In May of 2015, the UC Riverside track and field team concluded a season which consisted of a total of seven school records broken between both the men and women’s side and a multitude of individual honors. The team continues to put themselves on the map nationally and truly, this season was one for the ages. Though, apart from the team’s season as a whole let us consider the season for its individual athletes.
If you have any familiarity with track and field, you are aware of the notion that the longer an athlete’s season lasts, the better and more competitive they are.
If this notion is true, Highlander Danielle Littleton is perhaps one of the greatest UCR has to offer this year. Already owner of the school’s best-ever time in the 100-meter hurdles, Littleton lept into the record books again this season when she amassed a school record in the long jump with a distance of 6.22m (20’ 5.00”) and added upon her Big West accolades in the process. Unsurprisingly, Littleton was the lone Highlander to carry her success into championship play.
In late May at the NCAA Regionals, Littleton nearly bettered her school record with a leap of 20’ 4.50”, securing her a spot in June’s NCAA Outdoor Championships in Eugene, Oregon.
Littleton is an owner of multiple Big West Conference titles and honors and has historically performed best when the pressure was near its peak, yet the stage at Oregon was undoubtedly the biggest of the senior’s collegiate career.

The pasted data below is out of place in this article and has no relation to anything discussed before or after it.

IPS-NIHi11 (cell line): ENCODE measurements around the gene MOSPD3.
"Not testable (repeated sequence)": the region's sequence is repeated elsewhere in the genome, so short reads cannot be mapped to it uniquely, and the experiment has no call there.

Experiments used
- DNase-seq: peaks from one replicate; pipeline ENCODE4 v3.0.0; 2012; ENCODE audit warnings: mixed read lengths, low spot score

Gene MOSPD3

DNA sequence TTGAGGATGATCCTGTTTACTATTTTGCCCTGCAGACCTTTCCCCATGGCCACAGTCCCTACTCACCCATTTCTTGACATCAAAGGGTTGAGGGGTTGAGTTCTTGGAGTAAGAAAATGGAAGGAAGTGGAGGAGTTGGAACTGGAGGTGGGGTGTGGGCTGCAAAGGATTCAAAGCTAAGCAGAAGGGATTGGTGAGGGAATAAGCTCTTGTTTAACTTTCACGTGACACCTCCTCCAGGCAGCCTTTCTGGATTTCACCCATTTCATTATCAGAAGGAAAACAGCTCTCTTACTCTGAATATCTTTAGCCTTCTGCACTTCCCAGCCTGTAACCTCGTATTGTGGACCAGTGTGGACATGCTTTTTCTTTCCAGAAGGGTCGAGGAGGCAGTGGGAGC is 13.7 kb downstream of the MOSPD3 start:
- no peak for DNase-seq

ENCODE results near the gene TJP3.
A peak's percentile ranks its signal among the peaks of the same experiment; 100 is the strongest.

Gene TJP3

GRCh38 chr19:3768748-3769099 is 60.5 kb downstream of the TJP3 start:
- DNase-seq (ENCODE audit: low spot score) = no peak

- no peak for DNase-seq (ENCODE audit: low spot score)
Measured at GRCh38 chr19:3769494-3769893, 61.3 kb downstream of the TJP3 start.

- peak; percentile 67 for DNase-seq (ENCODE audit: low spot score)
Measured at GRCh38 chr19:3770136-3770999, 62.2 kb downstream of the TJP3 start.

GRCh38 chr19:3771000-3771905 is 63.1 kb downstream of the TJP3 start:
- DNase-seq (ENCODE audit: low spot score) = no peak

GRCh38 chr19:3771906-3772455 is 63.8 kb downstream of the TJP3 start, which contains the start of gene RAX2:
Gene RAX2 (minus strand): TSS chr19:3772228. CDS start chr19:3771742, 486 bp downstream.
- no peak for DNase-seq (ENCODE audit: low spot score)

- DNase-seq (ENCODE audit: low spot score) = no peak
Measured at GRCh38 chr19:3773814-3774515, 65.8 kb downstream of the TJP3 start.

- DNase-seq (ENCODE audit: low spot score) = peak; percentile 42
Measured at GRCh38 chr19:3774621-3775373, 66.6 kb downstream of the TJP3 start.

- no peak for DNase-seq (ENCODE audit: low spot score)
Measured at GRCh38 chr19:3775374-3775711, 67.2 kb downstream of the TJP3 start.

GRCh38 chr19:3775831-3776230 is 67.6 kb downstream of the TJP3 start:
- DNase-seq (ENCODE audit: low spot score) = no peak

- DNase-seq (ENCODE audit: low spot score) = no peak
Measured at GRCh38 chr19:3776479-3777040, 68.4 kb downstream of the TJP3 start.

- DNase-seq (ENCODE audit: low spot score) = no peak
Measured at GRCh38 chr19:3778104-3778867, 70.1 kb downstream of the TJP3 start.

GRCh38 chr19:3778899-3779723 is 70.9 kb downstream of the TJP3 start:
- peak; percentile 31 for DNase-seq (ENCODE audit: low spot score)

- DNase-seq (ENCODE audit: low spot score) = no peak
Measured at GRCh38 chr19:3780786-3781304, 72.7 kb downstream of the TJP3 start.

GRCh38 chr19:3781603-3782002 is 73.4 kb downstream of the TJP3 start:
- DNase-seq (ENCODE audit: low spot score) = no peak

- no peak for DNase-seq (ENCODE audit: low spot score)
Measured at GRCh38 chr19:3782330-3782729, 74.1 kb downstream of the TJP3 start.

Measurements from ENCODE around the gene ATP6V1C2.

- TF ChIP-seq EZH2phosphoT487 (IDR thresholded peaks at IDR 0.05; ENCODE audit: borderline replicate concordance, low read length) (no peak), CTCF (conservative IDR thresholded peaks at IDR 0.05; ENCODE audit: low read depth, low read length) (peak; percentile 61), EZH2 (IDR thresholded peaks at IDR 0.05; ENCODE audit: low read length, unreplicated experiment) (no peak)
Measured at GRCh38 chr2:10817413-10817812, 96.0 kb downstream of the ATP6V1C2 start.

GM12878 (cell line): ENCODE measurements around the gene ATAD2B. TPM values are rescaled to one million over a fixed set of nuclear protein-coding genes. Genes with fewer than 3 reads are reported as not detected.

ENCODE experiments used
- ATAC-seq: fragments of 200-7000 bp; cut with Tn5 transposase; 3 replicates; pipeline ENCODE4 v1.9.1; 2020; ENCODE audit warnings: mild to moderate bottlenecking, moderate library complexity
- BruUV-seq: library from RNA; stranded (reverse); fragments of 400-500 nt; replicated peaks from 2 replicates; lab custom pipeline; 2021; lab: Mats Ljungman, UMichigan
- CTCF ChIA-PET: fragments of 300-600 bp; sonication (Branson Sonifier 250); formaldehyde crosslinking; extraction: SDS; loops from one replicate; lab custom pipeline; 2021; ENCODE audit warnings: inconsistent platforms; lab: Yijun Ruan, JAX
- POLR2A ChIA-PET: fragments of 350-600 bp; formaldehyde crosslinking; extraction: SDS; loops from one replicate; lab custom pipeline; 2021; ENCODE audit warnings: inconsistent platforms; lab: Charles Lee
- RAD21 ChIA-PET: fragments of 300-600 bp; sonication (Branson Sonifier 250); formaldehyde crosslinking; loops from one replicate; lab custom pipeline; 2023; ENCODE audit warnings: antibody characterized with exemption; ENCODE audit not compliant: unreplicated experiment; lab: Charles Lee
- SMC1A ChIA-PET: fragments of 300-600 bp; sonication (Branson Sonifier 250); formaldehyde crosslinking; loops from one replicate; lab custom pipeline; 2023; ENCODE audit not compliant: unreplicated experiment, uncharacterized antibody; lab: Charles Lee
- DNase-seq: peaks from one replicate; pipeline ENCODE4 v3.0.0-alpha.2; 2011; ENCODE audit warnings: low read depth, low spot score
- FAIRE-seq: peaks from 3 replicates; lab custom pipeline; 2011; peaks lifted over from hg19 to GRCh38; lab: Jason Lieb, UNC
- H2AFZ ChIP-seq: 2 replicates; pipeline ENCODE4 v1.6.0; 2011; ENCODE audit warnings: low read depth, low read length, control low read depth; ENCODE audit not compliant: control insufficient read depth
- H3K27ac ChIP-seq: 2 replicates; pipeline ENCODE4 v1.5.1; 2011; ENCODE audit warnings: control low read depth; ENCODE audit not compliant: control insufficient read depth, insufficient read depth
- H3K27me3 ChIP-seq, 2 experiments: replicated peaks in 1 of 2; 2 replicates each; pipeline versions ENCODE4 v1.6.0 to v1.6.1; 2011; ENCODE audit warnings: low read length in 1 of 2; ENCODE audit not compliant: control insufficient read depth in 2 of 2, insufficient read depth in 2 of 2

Littleton entered the championships with her UCR record jump of 20’5” being the 15th-best among the 24 competitors. However, at the meet, Littleton slightly disappointed, posting a top jump of 19’6” which placed her 20th out of the field.
In an interview with Press Enterprise prior to the meet, Littleton emphasized her desire to “go out with a bang.” And while she failed to bring the coveted NCAA Championship home, the noise she made throughout her career at UC Riverside will not be unheard: 2011 Freshman of the Year Honors, 2012 Big West Scholar Athlete of the Year, school record holder in both the Women’s Long Jump and 100-meter hurdles and UCR’s all-time best performance in the Big West heptathlon — to name a few.
It should also not be forgotten that Littleton’s successful 2014-15 season was nearly jeopardized by injury.
In early April, Littleton suffered a hamstring injury that put her ability to compete for the rest of the year into question. Littleton was unfortunately forced to miss the Big West Conference Championships rather than defend her titles in the heptathlon, 100m hurdles and long jump. It was a situation Littleton deemed “devastating” at the time. However, ultimately, the rest and physical therapy was a remedy potent enough to erase thoughts of failing to defend her conference titles and proved to be the primary catalyst to her success at the NCAA Championships.
This journey of a season is a testament to the resilience and poise of the decorated senior. And just as Littleton looked forward to the bigger stage, UC Riverside Track and Field now looks ahead to their future without her, where the precedent she set will be everlasting.